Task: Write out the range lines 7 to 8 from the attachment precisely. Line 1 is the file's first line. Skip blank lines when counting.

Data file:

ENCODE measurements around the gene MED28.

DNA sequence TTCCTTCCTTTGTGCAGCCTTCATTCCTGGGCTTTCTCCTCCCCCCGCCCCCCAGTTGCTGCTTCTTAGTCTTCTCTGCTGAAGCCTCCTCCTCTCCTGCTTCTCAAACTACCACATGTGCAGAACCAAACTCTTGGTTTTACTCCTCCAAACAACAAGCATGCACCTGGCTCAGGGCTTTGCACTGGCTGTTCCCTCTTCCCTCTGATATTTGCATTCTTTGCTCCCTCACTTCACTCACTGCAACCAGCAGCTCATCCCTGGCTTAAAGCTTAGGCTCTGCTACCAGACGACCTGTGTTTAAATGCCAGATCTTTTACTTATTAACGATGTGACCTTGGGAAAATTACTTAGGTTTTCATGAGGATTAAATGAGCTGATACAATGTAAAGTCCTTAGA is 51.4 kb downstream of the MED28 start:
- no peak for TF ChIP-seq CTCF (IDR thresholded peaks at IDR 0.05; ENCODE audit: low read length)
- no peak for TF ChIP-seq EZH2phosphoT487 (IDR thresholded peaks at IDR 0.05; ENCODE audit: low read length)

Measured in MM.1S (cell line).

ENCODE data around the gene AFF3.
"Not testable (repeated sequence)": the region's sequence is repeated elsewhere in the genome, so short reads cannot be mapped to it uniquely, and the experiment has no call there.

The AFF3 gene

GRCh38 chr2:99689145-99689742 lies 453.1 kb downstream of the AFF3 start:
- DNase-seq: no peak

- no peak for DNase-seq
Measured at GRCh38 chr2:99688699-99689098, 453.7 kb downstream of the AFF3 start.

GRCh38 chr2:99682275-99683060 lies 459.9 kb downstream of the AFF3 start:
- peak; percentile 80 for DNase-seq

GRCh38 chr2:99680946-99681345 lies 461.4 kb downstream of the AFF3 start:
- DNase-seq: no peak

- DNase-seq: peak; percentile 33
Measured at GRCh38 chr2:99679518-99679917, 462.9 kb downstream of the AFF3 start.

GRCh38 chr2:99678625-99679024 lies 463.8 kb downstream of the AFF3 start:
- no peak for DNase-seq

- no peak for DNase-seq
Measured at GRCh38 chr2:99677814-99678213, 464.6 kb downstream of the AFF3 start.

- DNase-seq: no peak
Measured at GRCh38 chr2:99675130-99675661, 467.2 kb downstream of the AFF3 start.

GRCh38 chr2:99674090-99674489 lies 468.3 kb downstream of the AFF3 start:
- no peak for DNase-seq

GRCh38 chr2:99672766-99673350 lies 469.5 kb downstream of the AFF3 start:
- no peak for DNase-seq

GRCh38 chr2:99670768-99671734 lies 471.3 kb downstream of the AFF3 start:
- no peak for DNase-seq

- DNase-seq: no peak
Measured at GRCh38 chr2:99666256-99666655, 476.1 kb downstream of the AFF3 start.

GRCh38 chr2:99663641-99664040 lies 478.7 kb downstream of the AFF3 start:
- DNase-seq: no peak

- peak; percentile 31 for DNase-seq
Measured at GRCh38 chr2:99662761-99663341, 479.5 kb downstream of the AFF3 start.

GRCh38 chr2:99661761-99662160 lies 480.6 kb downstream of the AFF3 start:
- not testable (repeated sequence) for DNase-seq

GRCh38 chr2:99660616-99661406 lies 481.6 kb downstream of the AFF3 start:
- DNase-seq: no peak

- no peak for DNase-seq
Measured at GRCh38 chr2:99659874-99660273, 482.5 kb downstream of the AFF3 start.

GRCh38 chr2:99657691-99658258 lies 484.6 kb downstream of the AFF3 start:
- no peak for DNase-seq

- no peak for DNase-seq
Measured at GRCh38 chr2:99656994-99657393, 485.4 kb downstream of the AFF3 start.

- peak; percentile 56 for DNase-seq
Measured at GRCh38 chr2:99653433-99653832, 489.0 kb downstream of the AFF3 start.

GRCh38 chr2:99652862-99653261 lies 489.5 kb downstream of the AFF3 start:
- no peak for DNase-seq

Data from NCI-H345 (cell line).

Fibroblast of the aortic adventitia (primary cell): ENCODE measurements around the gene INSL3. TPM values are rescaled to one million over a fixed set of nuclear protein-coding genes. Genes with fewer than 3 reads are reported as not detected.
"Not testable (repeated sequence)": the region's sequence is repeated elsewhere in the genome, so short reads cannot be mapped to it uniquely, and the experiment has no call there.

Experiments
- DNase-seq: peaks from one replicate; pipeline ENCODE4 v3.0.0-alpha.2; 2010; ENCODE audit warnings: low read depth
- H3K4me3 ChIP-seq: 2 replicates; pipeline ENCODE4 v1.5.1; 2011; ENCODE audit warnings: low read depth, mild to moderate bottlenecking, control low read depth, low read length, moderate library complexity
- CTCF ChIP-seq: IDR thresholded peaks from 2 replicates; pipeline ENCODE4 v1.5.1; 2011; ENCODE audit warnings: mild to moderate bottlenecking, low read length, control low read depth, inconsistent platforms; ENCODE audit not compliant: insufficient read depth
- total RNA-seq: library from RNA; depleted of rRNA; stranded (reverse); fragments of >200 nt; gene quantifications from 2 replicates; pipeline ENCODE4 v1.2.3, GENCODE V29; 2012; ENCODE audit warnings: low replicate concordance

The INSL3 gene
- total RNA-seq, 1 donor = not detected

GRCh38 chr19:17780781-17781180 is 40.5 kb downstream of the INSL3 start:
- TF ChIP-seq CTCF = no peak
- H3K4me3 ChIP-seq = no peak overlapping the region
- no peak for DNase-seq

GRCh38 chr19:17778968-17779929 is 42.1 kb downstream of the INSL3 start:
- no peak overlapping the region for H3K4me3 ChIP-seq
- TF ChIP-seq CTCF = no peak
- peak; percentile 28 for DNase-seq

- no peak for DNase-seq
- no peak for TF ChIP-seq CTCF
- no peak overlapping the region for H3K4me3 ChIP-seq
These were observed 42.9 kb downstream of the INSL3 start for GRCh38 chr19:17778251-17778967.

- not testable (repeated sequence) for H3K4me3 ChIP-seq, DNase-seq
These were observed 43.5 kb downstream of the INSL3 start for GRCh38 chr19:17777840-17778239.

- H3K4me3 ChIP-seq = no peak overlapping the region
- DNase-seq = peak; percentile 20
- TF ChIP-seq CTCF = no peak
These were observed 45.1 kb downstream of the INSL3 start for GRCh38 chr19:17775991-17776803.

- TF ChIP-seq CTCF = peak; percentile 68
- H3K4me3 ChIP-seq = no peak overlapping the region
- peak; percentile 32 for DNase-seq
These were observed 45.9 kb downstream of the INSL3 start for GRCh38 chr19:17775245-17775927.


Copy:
"Not testable (repeated sequence)": the region's sequence is repeated elsewhere in the genome, so short reads cannot be mapped to it uniquely, and the experiment has no call there.

The AFF3 gene